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Opened 4 years ago

Last modified 5 months ago

#33112 new defect (bug)

Suppress calls to ini_set in core

Reported by: mdwheele Owned by:
Milestone: Priority: normal
Severity: normal Version:
Component: General Keywords:
Focuses: Cc:
PR Number:

Description

On many shared hosts, the PHP function ini_set is disabled for security reasons. Calls to the function when it is disabled generate a warning that is usually not shown to the user because display_errors is configured as such. However, this event is still logged and for high traffic sites, this can create a ton of events.

You can suppress warnings from this function by prepending an @ symbol to the beginning of each call. We are already doing this in many places in core.

By running grep -r "[^@]ini_set" . in the root of a WordPress installation, all occurrences will be located.

In addition, the following command can be run in the root to patch all occurrences by prepending with an @ symbol.

find . -type f -exec sed -i 's/@*ini_set/@ini_set/g' {} \;

This searches the current directory for all occurrences of ini_set with zero-or-more occurrences of @ prepended. This is an idempotent command in that it should produce the same results if run many times. It could be made part of a build preparation process to clean occurrences of ini_set without suppression.

I will be attaching a patch that makes these changes!

Thanks!

Attachments (1)

33112.1.patch (4.0 KB) - added by mdwheele 4 years ago.

Download all attachments as: .zip

Change History (13)

#1 @jdgrimes
4 years ago

What about checking if ini_set() is callable before attempting to call it instead? I think that would be preferable to using the @ operator, which should (almost) always be avoided.

@mdwheele
4 years ago

#2 follow-up: @mdwheele
4 years ago

That's definitely reasonable as well. It depends on what core suggests. Since they have been using suppression operator for this exact use-case, 33112.1.patch follows this convention.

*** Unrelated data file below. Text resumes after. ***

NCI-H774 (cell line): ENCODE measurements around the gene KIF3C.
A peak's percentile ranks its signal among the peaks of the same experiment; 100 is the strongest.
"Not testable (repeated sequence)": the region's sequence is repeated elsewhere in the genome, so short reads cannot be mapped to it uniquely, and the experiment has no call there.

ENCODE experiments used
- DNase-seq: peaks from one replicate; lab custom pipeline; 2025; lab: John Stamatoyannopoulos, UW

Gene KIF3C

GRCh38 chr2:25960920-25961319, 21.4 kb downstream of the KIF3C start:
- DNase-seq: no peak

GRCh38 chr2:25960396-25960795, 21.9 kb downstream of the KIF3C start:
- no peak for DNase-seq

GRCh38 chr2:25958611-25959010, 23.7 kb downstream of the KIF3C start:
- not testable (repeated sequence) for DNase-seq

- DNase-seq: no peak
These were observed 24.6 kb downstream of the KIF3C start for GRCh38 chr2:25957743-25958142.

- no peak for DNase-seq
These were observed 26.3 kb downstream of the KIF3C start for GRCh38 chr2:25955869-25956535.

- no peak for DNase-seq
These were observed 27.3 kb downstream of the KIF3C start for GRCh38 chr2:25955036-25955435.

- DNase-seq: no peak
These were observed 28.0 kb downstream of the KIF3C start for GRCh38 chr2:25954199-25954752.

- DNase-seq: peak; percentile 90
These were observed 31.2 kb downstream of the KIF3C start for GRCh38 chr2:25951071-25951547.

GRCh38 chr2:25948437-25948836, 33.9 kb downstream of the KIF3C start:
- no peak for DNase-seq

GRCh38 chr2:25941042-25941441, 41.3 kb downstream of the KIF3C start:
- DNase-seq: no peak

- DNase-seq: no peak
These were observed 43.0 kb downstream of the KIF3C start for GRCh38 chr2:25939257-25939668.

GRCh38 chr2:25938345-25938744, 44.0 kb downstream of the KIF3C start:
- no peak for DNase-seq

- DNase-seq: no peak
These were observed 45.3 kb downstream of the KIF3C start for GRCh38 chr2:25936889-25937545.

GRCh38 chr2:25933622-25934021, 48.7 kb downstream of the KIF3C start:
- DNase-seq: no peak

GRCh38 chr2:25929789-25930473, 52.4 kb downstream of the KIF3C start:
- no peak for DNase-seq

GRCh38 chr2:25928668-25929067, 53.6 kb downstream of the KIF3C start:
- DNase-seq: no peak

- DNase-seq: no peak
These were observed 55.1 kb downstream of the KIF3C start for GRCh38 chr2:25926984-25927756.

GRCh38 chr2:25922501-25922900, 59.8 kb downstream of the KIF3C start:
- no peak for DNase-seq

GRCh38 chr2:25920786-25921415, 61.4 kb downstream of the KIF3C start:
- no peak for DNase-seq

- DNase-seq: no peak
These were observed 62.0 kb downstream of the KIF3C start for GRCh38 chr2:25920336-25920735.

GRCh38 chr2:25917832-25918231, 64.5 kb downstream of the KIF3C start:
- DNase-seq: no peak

However, for completeness, do note that any function that is made a part of /etc/php.ini#disable_functions is still "callable", it will just result in a warning. Therefore, the following type of check would need to be put in place for all affected locations:

if(false === strpos(ini_get("disable_functions"), "ini_set")) {  
    // Meaning that "ini_set" was NOT found in the disable functions list; so we can use it safely.
}

The biggest wrench in this is that just as many shared hosts disable ini_set, they also disable ini_get.

Unless there is some other way of doing this, I think suppression operator (while definitely a bad practice for other use-cases) may be an acceptable solution here.

Thanks for the comment!

Last edited 4 years ago by mdwheele (previous) (diff)

#3 in reply to: ↑ 2 @jdgrimes
4 years ago

Replying to mdwheele:

Right, it would require ini_get() to be available, and if that is commonly disabled, I guess we have little choice. I just thought that I would throw it out for discussion.

#4 follow-up: @SergeyBiryukov
4 years ago

For reference, we have a precedent for checking disable_functions in [29330].

#5 @mdwheele
4 years ago

I'm definitely willing to follow 29330's precedent! Is there somewhere in particular I can put a utility function for checking this? If so, please advise on the best place to lay this and I'll:

  • Attach a patch that adds the two functions with unit tests
  • Alter my current patch to use these instead

As far as the ini_get dependency is concerned, perhaps that's just where we draw the line to avoid using the suppression operator? If we go this route, I'm amenable to submit patches against other occurrences of suppression operator for the same type of use-case (suppressing ini_set calls).

Just let me know!

Utility functions are something to the tune of:

function is_enabled($function) {
    $disabled_functions=explode(',',ini_get('disable_functions'));
    return ! in_array($function, $disabled_functions);
}

function is_disabled($function) {
    return ! is_enabled($function);
}

#6 in reply to: ↑ 4 ; follow-up: @jdgrimes
4 years ago

Replying to SergeyBiryukov: